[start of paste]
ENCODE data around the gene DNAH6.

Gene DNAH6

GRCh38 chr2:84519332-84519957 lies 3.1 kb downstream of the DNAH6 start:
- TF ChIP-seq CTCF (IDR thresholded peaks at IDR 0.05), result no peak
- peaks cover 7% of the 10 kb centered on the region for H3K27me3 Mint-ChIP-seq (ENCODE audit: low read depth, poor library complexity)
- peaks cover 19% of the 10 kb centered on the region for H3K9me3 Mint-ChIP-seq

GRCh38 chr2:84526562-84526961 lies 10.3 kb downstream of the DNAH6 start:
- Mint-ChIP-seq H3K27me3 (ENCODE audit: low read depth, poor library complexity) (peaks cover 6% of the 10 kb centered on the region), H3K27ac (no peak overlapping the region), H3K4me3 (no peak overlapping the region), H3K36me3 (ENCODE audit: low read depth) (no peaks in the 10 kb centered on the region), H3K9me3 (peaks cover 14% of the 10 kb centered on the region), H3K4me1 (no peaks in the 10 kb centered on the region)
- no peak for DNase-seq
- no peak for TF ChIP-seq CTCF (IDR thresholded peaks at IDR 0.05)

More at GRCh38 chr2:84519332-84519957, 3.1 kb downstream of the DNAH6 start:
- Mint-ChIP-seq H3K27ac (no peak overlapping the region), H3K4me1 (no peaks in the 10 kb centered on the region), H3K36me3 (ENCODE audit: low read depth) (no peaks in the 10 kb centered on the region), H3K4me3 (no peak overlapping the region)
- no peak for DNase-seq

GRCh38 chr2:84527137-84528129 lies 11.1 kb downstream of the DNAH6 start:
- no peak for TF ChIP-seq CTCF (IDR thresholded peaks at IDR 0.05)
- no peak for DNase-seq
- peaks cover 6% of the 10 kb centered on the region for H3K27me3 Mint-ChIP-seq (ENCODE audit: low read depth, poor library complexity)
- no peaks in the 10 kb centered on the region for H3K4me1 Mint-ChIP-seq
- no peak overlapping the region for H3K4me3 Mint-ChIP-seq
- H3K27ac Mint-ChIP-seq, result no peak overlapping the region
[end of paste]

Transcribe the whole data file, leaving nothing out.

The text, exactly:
ENCODE data around the gene DNAH6.

Gene DNAH6

GRCh38 chr2:84519332-84519957 lies 3.1 kb downstream of the DNAH6 start:
- TF ChIP-seq CTCF (IDR thresholded peaks at IDR 0.05), result no peak
- peaks cover 7% of the 10 kb centered on the region for H3K27me3 Mint-ChIP-seq (ENCODE audit: low read depth, poor library complexity)
- peaks cover 19% of the 10 kb centered on the region for H3K9me3 Mint-ChIP-seq

GRCh38 chr2:84526562-84526961 lies 10.3 kb downstream of the DNAH6 start:
- Mint-ChIP-seq H3K27me3 (ENCODE audit: low read depth, poor library complexity) (peaks cover 6% of the 10 kb centered on the region), H3K27ac (no peak overlapping the region), H3K4me3 (no peak overlapping the region), H3K36me3 (ENCODE audit: low read depth) (no peaks in the 10 kb centered on the region), H3K9me3 (peaks cover 14% of the 10 kb centered on the region), H3K4me1 (no peaks in the 10 kb centered on the region)
- no peak for DNase-seq
- no peak for TF ChIP-seq CTCF (IDR thresholded peaks at IDR 0.05)

More at GRCh38 chr2:84519332-84519957, 3.1 kb downstream of the DNAH6 start:
- Mint-ChIP-seq H3K27ac (no peak overlapping the region), H3K4me1 (no peaks in the 10 kb centered on the region), H3K36me3 (ENCODE audit: low read depth) (no peaks in the 10 kb centered on the region), H3K4me3 (no peak overlapping the region)
- no peak for DNase-seq

GRCh38 chr2:84527137-84528129 lies 11.1 kb downstream of the DNAH6 start:
- no peak for TF ChIP-seq CTCF (IDR thresholded peaks at IDR 0.05)
- no peak for DNase-seq
- peaks cover 6% of the 10 kb centered on the region for H3K27me3 Mint-ChIP-seq (ENCODE audit: low read depth, poor library complexity)
- no peaks in the 10 kb centered on the region for H3K4me1 Mint-ChIP-seq
- no peak overlapping the region for H3K4me3 Mint-ChIP-seq
- H3K27ac Mint-ChIP-seq, result no peak overlapping the region